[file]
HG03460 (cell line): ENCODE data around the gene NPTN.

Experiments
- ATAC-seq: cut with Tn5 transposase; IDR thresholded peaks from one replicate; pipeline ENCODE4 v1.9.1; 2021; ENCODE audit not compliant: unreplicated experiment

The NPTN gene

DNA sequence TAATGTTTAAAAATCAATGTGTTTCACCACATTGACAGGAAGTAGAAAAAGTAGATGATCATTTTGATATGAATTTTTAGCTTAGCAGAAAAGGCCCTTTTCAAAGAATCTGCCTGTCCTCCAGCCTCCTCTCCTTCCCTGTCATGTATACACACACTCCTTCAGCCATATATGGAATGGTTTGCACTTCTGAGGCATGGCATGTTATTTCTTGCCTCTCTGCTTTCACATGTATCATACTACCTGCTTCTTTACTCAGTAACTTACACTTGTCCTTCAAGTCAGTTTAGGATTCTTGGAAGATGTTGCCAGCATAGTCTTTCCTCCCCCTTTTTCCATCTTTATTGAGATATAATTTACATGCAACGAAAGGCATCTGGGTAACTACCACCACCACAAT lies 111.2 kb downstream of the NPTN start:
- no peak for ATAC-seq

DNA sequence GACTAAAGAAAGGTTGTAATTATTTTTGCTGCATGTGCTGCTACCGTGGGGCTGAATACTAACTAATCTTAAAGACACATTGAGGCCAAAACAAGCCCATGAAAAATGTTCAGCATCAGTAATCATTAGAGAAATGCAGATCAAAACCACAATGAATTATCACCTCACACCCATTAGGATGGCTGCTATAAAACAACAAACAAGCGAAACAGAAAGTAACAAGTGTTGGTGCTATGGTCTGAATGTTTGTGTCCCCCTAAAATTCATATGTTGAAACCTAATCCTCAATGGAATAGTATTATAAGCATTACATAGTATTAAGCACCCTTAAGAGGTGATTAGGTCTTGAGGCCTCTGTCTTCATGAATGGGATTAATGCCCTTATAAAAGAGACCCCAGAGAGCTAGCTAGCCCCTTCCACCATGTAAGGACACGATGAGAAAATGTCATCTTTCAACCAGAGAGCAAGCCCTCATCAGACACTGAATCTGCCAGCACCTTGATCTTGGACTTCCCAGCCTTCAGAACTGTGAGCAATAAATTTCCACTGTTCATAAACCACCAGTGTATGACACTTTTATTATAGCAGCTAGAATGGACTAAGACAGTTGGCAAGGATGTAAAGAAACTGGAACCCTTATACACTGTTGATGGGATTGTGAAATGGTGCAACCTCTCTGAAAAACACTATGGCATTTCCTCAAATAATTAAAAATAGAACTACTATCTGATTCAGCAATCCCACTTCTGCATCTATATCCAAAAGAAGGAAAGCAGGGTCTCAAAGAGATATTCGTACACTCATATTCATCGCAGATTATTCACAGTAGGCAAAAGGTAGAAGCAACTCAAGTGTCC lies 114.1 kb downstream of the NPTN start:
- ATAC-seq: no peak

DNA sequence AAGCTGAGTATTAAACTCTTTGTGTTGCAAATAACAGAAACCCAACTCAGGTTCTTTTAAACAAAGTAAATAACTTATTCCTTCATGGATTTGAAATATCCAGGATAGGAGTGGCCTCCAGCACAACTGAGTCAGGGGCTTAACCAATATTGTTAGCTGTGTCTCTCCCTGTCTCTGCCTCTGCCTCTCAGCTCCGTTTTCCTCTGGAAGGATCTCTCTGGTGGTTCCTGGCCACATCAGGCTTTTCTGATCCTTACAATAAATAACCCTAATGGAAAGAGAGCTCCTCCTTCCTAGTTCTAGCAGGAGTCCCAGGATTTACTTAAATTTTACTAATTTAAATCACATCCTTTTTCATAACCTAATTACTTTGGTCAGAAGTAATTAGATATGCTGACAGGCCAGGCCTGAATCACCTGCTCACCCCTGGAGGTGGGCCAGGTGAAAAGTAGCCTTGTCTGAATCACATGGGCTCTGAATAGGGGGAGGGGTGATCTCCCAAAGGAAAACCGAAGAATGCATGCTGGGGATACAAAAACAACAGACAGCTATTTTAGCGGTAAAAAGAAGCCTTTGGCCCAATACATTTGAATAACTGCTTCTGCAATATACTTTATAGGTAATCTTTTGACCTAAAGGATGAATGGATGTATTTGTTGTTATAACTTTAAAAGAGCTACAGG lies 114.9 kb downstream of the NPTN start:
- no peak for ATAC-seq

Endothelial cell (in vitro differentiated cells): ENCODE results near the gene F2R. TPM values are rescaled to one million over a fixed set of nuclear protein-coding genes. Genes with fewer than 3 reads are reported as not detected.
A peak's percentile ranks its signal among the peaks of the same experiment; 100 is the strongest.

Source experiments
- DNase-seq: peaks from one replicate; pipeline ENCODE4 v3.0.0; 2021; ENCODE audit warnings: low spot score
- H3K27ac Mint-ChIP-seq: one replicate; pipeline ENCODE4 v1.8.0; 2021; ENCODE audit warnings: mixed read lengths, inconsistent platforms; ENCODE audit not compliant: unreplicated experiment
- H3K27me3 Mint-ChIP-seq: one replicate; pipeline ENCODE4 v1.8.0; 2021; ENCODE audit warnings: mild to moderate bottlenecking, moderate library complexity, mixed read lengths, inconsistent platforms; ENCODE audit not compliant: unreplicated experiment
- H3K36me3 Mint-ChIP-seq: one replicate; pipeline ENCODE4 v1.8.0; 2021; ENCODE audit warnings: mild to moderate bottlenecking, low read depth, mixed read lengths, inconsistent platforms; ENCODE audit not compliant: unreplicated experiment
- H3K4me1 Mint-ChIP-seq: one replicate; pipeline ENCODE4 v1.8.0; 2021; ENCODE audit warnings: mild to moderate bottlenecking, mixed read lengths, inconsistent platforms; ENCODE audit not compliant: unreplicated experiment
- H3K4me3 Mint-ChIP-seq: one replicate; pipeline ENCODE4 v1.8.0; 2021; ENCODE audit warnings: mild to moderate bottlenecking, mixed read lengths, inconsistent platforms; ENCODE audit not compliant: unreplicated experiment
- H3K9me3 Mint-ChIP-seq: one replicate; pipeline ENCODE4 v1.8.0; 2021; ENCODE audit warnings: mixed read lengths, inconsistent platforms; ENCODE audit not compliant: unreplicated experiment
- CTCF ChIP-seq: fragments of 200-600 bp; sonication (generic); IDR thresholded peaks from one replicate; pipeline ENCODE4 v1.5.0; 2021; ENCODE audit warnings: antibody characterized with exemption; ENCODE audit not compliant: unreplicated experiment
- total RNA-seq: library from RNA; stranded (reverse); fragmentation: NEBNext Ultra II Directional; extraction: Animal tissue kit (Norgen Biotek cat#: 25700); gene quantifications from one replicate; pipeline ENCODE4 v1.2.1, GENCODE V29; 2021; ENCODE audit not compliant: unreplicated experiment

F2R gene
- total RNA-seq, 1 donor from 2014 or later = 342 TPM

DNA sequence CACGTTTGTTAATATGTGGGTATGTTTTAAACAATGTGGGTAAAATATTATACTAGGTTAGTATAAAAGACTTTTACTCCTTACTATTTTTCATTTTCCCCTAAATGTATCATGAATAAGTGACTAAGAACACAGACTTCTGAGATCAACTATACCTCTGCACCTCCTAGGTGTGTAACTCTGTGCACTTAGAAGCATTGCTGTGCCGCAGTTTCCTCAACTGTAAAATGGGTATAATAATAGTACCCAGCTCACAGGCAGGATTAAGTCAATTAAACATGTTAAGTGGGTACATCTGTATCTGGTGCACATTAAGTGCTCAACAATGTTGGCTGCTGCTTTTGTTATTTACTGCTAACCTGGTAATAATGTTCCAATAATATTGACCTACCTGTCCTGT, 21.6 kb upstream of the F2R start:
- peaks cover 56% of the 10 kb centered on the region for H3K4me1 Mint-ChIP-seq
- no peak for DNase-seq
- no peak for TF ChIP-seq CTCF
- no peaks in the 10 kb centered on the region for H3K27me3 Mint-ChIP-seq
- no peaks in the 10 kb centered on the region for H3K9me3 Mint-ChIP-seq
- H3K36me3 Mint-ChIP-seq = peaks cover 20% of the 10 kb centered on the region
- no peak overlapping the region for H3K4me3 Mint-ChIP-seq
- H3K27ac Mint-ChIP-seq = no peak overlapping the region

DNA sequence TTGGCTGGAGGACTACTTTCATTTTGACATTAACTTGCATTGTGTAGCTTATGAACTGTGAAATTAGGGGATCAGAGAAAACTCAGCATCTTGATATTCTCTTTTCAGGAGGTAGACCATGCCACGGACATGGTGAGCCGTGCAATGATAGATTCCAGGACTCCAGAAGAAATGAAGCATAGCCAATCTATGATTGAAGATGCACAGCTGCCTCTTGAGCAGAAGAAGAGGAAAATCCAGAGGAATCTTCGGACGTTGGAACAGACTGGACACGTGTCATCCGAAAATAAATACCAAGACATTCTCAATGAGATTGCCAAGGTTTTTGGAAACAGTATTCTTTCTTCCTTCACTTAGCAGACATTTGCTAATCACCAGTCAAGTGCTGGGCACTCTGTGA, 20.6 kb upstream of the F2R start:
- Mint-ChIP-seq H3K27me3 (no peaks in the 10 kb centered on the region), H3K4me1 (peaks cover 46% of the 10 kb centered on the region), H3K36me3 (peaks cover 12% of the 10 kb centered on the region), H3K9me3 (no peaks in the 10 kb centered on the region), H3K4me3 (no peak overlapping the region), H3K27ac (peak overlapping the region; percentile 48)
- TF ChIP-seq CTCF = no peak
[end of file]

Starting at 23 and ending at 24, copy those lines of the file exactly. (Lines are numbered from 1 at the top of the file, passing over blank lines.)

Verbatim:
F2R gene
- total RNA-seq, 1 donor from 2014 or later = 342 TPM